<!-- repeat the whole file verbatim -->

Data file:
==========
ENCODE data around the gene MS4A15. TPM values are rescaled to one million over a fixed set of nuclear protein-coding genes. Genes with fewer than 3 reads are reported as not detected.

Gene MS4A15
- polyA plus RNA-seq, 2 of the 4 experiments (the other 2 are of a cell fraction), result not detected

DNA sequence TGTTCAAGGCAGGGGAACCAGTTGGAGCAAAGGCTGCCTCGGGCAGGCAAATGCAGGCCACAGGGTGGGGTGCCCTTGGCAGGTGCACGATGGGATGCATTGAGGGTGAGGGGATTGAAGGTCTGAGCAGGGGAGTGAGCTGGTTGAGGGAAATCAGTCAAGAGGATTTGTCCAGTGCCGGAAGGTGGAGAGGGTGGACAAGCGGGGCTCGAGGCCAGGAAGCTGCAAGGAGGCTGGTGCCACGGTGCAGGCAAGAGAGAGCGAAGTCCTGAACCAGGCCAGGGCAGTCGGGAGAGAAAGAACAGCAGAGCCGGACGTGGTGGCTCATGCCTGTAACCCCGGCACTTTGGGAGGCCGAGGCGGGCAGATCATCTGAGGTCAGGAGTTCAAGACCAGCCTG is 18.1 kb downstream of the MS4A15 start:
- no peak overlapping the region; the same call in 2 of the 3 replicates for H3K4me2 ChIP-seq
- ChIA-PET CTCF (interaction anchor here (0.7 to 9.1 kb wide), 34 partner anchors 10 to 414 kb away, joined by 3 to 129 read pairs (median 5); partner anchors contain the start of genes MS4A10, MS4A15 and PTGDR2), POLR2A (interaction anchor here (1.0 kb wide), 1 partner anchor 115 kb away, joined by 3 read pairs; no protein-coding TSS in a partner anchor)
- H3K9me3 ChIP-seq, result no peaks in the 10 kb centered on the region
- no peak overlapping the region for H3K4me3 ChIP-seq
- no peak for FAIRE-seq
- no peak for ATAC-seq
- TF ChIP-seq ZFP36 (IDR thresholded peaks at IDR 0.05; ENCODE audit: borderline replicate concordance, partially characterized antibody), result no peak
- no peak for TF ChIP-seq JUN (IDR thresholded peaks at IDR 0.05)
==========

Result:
ENCODE data around the gene MS4A15. TPM values are rescaled to one million over a fixed set of nuclear protein-coding genes. Genes with fewer than 3 reads are reported as not detected.

Gene MS4A15
- polyA plus RNA-seq, 2 of the 4 experiments (the other 2 are of a cell fraction), result not detected

DNA sequence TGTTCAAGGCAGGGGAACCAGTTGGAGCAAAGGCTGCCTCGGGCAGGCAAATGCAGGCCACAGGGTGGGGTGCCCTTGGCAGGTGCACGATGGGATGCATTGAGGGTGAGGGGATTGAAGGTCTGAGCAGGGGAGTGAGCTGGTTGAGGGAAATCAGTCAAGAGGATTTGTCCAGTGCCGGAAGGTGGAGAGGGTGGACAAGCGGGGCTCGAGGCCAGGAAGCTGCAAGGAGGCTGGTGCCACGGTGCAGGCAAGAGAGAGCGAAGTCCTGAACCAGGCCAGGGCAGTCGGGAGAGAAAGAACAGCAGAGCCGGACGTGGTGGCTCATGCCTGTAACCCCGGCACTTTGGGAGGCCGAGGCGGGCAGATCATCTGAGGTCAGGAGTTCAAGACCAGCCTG is 18.1 kb downstream of the MS4A15 start:
- no peak overlapping the region; the same call in 2 of the 3 replicates for H3K4me2 ChIP-seq
- ChIA-PET CTCF (interaction anchor here (0.7 to 9.1 kb wide), 34 partner anchors 10 to 414 kb away, joined by 3 to 129 read pairs (median 5); partner anchors contain the start of genes MS4A10, MS4A15 and PTGDR2), POLR2A (interaction anchor here (1.0 kb wide), 1 partner anchor 115 kb away, joined by 3 read pairs; no protein-coding TSS in a partner anchor)
- H3K9me3 ChIP-seq, result no peaks in the 10 kb centered on the region
- no peak overlapping the region for H3K4me3 ChIP-seq
- no peak for FAIRE-seq
- no peak for ATAC-seq
- TF ChIP-seq ZFP36 (IDR thresholded peaks at IDR 0.05; ENCODE audit: borderline replicate concordance, partially characterized antibody), result no peak
- no peak for TF ChIP-seq JUN (IDR thresholded peaks at IDR 0.05)